The US government has highlighted China as a hotspot for Internet piracy in a report assessing 40 countries’ efforts to protect US citizens’ IP.
In this year’s Special 301 Report, China is especially criticised for failing adequately to stop people transmitting sporting events illegally. The report adds that linking sites “exacerbate” piracy problems in China.
According to the Office of the US Trade Representative, which compiles the annual report, China and other countries including Brazil and India must take stronger action to combat Internet piracy. The report claims US rights owners have complained about new technologies that facilitate piracy on mobile phones, tablets, and even ring tones and scanned books.
The report says pirates are increasingly creating “hybrid” websites that offer counterfeit goods as well as copyrighted works, in an effort to create a “one-stop shop” for users looking for cheap or free content.
It adds that there are “serious concerns” about copyright infringement in Switzerland. According to the report, US rights holders are struggling to secure “legal redress” for Internet piracy committed against them. “The US strongly encourages Switzerland to combat online piracy vigorously and to ensure that rights holders can protect their rights over the Internet,” says the report.
The US wants to work with the following countries to reduce online piracy: Argentina, Belarus, Brazil, Brunei Darussalam, Canada, Chile, China, Colombia, India, Italy, Mexico, the Philippines, Romania, Russia, Spain, Switzerland, Thailand, Turkey, Ukraine, Venezuela, and Vietnam. Some of these countries are also on a separate priority watch list of 13 countries whose efforts to protect IP are seen as poor.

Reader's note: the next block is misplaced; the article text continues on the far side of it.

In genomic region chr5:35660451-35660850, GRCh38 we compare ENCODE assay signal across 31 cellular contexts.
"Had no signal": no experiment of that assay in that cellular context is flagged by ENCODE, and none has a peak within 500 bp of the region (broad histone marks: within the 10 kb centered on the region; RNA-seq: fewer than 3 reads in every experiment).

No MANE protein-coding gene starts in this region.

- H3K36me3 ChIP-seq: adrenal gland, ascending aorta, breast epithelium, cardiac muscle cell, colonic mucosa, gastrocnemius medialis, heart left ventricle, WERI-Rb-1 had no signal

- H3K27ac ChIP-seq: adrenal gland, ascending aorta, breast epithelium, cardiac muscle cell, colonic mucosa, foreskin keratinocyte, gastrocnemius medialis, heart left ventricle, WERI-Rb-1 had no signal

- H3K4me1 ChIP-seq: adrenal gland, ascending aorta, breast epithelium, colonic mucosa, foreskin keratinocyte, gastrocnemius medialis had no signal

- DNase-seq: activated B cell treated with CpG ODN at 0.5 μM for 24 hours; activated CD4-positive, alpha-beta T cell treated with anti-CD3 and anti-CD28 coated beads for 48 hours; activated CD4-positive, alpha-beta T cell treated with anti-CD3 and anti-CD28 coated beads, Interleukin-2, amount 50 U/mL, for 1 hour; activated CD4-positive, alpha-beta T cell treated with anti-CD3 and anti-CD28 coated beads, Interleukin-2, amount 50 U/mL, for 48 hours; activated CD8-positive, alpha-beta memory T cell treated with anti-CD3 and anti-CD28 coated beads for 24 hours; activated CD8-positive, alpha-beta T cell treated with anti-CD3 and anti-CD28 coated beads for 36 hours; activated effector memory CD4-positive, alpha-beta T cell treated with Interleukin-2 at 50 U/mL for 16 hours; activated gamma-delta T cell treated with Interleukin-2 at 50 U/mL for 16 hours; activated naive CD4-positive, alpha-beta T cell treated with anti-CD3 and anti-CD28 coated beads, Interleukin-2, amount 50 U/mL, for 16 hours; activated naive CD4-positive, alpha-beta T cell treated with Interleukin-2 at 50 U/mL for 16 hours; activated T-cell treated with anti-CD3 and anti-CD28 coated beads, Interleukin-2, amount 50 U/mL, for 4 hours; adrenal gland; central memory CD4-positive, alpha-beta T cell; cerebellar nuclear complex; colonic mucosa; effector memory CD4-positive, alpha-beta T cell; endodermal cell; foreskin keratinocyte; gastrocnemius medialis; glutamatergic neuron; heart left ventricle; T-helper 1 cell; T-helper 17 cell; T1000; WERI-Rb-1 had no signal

Despite the existing concerns, China is commended for improving its response to Internet piracy. Spain, Russia, the Philippines and Colombia are other countries that have made “positive developments”, according to the report.
Spain has actually been removed from the US government’s watch list, mainly as a result of introducing the Sinde Law, which can allow websites to be blocked within 10 days of a complaint. Russia has amended its Criminal Code to clamp down harder on Internet pirates, while the Chinese government has taken steps to develop a wider and more cohesive effort to tackle IP infringement.
This article was first published on 14 June 2012 in World IP Review
Special 301, online piracy, sport, anti-counterfeiting, copyright infringement